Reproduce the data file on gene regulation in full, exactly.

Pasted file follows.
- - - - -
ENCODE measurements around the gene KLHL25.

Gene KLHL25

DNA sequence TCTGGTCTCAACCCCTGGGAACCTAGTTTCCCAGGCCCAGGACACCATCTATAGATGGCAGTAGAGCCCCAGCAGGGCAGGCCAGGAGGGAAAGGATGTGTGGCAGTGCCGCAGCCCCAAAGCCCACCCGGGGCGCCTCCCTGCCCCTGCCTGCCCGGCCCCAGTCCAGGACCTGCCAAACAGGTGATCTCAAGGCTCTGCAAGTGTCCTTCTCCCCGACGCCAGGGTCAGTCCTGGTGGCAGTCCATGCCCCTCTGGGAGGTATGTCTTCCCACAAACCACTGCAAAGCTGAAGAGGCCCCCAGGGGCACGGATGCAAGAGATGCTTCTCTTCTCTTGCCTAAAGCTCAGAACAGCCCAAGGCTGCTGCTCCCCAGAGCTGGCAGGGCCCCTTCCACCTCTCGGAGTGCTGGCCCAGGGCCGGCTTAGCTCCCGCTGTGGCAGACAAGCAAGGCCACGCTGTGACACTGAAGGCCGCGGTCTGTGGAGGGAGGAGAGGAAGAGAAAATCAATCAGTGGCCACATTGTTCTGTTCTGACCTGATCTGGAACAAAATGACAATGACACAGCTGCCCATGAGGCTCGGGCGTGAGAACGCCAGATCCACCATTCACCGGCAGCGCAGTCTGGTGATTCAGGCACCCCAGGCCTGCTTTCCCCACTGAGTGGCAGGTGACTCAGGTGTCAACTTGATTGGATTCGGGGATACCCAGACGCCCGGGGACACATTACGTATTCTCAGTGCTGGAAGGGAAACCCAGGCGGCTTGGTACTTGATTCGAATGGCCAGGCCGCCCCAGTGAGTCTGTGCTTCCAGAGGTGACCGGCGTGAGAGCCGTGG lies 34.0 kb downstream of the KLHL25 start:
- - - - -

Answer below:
ENCODE measurements around the gene KLHL25.

Gene KLHL25

DNA sequence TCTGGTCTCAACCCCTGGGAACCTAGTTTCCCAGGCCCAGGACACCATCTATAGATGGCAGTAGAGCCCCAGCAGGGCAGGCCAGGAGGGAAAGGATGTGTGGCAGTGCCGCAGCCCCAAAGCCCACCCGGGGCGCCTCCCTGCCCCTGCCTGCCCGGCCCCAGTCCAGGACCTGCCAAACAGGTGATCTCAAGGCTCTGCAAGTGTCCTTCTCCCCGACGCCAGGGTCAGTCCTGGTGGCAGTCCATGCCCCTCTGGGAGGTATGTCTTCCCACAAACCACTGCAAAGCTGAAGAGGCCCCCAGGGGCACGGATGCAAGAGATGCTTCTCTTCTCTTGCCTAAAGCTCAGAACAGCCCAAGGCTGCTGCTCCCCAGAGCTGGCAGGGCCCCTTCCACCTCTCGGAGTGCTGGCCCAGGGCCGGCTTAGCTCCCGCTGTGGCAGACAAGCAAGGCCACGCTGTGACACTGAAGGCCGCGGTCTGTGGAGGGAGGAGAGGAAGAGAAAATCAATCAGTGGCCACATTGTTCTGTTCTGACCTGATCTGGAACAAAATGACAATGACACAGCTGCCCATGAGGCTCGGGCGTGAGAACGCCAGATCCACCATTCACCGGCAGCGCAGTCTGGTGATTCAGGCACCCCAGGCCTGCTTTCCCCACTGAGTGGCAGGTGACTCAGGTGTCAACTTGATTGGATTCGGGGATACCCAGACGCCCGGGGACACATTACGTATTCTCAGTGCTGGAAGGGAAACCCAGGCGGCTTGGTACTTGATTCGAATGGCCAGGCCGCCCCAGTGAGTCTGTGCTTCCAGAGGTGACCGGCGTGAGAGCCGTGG lies 34.0 kb downstream of the KLHL25 start: